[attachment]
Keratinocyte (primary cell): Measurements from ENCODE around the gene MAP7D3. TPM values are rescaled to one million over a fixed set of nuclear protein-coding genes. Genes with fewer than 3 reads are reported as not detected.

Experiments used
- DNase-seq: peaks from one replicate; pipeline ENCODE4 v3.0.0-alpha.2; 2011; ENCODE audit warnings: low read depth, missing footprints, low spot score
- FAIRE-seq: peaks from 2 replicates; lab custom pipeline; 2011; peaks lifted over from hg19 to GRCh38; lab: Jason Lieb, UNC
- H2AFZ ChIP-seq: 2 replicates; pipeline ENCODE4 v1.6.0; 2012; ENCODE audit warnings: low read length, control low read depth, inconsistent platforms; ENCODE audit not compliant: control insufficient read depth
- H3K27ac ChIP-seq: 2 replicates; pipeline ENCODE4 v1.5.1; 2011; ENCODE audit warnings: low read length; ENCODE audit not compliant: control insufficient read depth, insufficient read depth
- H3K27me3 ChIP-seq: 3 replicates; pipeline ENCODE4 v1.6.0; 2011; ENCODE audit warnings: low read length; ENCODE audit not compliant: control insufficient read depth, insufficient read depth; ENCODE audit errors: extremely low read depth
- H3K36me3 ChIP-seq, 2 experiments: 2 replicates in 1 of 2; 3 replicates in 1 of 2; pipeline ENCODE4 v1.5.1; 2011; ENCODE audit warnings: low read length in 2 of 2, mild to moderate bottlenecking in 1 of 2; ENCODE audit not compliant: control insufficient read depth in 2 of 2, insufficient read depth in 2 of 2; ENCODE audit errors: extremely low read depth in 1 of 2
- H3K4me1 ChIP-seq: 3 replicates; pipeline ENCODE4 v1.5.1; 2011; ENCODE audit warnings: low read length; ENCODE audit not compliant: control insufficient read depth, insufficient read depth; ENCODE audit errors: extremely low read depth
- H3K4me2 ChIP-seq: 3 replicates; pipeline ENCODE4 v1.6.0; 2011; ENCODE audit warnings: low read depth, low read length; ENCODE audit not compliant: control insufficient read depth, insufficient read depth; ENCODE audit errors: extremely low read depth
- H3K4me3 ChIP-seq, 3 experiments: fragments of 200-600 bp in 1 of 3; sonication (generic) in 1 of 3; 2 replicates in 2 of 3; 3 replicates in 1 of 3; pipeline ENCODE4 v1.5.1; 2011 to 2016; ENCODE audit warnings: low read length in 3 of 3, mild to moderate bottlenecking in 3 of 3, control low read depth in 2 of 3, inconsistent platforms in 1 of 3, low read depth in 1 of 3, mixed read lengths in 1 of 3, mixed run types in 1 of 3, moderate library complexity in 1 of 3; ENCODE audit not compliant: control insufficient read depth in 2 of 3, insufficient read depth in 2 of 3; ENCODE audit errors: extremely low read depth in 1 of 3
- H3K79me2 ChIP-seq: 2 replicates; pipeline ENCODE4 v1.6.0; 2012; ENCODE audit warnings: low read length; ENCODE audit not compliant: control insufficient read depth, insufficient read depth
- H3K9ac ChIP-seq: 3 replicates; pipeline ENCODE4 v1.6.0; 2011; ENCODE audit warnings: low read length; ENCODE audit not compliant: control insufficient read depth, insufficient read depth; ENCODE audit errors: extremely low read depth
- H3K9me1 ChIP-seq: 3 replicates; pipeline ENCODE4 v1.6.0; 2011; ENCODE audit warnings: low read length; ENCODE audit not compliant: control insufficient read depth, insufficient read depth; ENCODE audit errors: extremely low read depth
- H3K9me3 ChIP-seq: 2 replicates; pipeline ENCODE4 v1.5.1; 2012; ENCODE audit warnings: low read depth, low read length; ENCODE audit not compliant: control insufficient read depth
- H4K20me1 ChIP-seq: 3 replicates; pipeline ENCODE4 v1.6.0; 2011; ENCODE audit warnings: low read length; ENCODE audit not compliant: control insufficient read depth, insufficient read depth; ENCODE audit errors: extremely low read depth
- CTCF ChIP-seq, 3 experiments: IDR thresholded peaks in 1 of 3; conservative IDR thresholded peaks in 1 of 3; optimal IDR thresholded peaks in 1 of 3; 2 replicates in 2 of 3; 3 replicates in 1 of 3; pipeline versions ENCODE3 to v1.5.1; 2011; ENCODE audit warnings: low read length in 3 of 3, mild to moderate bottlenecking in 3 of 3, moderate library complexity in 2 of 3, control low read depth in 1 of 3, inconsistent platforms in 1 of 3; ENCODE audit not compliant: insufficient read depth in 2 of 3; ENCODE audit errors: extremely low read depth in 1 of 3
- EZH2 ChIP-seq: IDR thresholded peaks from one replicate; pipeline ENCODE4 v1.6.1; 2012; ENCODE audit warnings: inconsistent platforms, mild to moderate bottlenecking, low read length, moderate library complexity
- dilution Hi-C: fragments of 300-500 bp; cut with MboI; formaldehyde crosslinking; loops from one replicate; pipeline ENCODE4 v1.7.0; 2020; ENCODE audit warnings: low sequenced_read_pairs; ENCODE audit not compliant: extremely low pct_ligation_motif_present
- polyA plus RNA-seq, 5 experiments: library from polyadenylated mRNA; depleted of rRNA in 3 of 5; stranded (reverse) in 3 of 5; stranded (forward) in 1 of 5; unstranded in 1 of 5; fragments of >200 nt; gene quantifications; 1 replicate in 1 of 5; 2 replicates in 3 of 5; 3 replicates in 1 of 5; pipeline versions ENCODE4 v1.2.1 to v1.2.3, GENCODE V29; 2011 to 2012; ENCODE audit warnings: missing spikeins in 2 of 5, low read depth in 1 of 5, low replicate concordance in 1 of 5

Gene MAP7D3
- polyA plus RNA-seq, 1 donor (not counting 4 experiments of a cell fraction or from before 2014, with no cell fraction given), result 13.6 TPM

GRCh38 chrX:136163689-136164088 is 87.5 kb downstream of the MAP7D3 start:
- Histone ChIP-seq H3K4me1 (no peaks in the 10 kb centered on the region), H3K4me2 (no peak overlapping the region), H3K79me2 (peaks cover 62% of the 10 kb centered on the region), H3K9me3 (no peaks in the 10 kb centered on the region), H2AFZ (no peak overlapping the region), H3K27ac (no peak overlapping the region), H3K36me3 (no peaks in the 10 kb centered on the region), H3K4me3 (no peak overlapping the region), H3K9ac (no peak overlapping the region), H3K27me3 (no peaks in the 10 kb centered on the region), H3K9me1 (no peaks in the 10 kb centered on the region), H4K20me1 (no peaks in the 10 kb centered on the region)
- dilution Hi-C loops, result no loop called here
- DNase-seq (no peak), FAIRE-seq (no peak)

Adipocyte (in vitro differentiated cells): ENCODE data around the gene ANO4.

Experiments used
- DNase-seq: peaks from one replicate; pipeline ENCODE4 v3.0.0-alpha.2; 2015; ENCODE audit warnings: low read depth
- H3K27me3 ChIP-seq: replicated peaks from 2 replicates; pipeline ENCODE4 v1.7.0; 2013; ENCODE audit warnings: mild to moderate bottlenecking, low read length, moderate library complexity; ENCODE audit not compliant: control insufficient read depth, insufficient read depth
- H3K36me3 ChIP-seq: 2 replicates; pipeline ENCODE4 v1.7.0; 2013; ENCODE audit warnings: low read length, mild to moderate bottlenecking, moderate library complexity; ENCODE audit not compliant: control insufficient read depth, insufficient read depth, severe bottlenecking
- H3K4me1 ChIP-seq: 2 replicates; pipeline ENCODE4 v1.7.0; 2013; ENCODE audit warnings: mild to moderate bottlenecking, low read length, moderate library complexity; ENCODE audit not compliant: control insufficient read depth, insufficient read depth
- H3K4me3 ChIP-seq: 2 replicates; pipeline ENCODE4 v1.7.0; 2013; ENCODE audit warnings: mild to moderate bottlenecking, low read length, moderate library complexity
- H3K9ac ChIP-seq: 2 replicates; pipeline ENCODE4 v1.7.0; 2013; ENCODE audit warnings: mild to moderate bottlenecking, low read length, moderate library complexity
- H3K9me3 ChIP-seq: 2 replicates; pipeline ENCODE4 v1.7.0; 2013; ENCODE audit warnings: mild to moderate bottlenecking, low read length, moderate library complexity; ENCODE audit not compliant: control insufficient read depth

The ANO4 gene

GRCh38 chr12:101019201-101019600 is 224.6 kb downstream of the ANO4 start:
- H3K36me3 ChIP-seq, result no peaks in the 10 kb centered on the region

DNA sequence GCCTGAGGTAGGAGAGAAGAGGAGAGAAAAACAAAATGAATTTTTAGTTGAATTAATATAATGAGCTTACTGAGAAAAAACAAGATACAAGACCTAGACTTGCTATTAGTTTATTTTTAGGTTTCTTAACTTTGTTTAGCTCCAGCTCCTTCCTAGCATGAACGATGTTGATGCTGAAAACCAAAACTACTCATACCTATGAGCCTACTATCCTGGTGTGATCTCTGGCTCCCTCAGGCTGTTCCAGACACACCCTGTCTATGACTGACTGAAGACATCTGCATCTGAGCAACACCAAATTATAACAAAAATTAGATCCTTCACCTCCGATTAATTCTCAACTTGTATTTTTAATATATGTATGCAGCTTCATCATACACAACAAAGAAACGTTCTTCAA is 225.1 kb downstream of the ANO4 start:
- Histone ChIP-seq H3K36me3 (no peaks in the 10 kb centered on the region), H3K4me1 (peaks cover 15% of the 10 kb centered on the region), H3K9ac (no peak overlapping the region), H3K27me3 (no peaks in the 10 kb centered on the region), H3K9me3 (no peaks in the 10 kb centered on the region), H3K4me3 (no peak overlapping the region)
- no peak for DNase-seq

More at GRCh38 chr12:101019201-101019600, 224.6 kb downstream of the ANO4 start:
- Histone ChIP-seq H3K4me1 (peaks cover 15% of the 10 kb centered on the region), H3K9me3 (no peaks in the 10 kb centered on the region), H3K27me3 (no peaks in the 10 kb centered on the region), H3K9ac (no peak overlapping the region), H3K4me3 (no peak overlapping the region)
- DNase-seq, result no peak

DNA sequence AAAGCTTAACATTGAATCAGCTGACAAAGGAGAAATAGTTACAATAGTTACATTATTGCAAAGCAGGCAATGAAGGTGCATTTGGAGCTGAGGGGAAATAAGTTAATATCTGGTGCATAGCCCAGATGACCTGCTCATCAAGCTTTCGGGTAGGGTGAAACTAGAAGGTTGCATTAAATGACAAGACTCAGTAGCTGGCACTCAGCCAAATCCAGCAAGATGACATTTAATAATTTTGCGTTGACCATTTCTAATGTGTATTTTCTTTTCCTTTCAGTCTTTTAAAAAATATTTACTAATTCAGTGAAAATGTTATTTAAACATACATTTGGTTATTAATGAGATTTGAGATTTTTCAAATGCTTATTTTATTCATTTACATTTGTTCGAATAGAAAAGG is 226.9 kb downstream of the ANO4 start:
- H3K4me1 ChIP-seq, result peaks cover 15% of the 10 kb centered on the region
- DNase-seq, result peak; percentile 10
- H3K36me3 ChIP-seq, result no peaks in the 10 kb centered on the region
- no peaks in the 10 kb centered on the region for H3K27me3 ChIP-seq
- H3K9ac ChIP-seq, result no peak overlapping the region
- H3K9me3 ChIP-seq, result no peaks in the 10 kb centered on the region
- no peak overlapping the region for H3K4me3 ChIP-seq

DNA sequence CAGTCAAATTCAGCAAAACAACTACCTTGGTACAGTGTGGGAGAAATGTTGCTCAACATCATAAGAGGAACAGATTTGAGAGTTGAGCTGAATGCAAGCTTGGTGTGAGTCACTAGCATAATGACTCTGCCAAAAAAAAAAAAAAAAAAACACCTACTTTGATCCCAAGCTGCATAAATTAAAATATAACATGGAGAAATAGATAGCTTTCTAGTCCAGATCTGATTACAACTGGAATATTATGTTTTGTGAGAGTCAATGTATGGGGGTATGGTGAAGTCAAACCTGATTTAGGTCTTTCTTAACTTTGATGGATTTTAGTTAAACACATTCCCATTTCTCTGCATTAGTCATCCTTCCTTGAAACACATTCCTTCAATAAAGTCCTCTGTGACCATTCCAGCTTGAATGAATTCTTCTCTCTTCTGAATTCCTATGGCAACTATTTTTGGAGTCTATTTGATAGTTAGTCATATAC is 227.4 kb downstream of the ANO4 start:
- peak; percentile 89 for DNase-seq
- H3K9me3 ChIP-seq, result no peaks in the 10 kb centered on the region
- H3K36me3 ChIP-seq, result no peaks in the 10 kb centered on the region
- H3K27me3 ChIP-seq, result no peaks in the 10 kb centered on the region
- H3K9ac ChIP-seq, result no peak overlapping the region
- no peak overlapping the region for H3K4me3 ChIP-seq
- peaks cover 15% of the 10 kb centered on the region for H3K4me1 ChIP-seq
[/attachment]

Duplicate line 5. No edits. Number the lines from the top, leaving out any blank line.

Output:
- H2AFZ ChIP-seq: 2 replicates; pipeline ENCODE4 v1.6.0; 2012; ENCODE audit warnings: low read length, control low read depth, inconsistent platforms; ENCODE audit not compliant: control insufficient read depth